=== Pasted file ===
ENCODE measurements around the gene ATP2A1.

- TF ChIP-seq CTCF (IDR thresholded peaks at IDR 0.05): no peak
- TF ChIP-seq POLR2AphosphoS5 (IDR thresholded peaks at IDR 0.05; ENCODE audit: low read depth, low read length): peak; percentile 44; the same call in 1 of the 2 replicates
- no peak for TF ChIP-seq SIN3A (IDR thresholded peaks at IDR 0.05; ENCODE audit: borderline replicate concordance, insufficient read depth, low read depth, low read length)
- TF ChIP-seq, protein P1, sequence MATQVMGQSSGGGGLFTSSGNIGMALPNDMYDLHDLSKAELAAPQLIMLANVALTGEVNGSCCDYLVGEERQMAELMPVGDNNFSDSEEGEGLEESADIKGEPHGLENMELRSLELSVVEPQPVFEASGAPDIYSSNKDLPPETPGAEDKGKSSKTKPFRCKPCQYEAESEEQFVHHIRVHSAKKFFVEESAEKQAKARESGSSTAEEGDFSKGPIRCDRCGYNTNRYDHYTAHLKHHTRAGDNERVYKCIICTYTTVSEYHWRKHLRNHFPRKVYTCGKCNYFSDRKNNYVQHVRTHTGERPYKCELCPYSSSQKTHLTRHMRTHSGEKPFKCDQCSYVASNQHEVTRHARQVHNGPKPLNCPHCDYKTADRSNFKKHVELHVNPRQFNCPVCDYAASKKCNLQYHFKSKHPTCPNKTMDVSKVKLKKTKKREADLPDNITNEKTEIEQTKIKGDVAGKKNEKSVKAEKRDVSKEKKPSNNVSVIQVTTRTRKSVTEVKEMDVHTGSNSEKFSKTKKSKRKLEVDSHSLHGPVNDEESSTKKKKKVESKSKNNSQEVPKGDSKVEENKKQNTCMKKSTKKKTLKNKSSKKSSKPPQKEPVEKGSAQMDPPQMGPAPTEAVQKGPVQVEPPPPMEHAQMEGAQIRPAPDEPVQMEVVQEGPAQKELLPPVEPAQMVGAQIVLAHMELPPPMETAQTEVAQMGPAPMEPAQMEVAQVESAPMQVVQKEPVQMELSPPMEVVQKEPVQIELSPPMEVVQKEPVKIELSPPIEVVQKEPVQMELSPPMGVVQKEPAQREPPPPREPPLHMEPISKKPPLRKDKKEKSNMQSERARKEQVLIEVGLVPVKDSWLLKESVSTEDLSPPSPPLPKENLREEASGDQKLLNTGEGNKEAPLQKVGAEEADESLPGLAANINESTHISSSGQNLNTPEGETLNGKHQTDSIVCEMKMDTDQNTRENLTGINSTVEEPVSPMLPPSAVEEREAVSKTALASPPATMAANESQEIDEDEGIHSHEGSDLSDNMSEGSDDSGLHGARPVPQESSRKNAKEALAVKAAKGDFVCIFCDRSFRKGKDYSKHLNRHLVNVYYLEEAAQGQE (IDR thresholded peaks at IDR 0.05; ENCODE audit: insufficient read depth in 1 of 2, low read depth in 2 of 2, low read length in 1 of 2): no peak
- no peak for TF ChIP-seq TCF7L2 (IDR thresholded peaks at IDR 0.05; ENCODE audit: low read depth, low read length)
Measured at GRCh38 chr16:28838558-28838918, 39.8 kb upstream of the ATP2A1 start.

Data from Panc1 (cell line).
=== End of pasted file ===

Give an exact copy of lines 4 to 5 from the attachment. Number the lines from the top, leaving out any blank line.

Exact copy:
- no peak for TF ChIP-seq SIN3A (IDR thresholded peaks at IDR 0.05; ENCODE audit: borderline replicate concordance, insufficient read depth, low read depth, low read length)
- TF ChIP-seq, protein P1, sequence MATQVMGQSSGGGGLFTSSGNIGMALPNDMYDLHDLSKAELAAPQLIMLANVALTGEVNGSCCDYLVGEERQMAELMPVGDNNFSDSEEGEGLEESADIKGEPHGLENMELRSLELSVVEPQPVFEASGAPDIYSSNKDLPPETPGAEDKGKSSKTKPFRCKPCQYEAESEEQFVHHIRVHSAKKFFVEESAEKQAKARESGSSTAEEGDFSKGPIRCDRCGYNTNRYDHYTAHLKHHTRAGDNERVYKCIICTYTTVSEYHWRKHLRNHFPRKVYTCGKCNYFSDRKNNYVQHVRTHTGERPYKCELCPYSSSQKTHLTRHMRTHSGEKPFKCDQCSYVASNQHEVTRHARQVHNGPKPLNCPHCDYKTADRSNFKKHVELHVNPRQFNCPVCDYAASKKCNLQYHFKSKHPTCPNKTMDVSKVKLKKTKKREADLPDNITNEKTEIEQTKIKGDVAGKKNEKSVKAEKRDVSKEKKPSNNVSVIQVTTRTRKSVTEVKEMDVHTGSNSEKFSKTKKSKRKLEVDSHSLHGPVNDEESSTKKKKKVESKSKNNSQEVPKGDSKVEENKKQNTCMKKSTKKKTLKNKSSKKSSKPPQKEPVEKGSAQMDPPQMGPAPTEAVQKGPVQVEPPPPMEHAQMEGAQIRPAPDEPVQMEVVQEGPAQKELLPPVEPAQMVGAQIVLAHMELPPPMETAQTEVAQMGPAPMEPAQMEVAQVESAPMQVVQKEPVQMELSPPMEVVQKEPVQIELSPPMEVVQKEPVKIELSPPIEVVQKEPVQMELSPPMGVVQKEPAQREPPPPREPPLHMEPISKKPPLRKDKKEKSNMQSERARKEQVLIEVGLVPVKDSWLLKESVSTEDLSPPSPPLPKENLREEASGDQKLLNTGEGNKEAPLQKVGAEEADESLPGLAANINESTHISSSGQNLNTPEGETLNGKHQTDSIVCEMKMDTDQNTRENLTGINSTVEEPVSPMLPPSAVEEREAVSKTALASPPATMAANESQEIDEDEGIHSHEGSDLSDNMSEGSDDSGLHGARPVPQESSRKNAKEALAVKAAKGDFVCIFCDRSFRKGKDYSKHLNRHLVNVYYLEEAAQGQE (IDR thresholded peaks at IDR 0.05; ENCODE audit: insufficient read depth in 1 of 2, low read depth in 2 of 2, low read length in 1 of 2): no peak